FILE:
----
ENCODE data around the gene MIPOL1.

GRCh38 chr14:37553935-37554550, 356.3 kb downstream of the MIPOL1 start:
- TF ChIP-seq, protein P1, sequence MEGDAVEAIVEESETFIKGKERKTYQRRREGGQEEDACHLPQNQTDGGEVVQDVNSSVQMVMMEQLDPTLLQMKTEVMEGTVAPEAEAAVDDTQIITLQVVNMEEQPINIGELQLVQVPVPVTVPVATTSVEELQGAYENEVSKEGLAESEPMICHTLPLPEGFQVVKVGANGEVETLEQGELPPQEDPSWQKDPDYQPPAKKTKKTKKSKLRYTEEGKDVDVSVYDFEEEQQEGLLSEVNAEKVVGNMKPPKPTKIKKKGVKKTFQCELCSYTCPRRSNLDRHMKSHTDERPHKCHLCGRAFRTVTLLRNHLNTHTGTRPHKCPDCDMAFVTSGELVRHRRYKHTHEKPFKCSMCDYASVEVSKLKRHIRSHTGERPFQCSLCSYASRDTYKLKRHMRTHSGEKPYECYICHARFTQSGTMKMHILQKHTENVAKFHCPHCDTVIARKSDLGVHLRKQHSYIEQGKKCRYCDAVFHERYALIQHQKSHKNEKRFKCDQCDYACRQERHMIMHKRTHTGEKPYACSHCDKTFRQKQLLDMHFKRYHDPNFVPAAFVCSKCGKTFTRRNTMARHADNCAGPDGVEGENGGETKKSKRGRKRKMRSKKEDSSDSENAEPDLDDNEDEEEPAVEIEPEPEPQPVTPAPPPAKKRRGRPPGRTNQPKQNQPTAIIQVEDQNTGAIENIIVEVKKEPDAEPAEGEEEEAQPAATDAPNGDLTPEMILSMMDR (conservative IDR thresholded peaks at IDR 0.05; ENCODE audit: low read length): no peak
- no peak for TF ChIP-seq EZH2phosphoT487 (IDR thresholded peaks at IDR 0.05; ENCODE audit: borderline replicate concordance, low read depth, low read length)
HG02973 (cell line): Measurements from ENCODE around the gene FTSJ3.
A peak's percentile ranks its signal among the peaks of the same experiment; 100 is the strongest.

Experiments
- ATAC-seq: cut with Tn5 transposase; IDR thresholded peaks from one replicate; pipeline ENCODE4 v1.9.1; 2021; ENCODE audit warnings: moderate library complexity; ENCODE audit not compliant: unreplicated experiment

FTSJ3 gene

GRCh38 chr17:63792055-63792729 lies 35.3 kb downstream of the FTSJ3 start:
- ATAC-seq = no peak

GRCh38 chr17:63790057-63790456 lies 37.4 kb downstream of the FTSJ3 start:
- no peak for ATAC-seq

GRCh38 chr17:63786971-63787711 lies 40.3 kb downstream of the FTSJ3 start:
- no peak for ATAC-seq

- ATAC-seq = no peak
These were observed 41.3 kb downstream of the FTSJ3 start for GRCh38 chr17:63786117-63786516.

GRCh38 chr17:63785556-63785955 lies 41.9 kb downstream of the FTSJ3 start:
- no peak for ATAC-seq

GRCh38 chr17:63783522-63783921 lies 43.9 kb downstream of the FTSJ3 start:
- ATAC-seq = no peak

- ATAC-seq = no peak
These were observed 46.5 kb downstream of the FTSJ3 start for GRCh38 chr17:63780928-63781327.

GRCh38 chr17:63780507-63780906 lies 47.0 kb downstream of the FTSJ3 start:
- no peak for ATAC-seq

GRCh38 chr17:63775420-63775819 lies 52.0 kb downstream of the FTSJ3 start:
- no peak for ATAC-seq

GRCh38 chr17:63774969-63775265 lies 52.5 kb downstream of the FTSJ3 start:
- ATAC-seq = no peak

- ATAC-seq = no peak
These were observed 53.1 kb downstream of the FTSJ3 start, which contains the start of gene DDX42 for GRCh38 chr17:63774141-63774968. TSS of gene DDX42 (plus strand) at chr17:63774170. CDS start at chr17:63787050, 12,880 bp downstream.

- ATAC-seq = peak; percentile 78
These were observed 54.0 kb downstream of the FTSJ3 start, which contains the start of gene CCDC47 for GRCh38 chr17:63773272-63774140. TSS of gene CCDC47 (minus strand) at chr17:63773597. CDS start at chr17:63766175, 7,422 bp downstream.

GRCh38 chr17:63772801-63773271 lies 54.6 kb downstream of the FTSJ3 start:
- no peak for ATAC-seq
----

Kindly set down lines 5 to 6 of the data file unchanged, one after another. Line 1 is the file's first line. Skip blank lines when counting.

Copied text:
HG02973 (cell line): Measurements from ENCODE around the gene FTSJ3.
A peak's percentile ranks its signal among the peaks of the same experiment; 100 is the strongest.